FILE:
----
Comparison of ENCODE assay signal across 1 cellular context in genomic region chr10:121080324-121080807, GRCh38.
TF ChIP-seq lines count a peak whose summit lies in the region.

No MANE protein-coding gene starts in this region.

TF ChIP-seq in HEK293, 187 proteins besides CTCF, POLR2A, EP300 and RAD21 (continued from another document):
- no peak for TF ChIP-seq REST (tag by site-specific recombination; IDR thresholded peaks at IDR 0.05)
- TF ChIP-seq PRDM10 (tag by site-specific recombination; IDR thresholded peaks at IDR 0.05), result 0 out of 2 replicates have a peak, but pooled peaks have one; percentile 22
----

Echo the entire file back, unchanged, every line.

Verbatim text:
Comparison of ENCODE assay signal across 1 cellular context in genomic region chr10:121080324-121080807, GRCh38.
TF ChIP-seq lines count a peak whose summit lies in the region.

No MANE protein-coding gene starts in this region.

TF ChIP-seq in HEK293, 187 proteins besides CTCF, POLR2A, EP300 and RAD21 (continued from another document):
- no peak for TF ChIP-seq REST (tag by site-specific recombination; IDR thresholded peaks at IDR 0.05)
- TF ChIP-seq PRDM10 (tag by site-specific recombination; IDR thresholded peaks at IDR 0.05), result 0 out of 2 replicates have a peak, but pooled peaks have one; percentile 22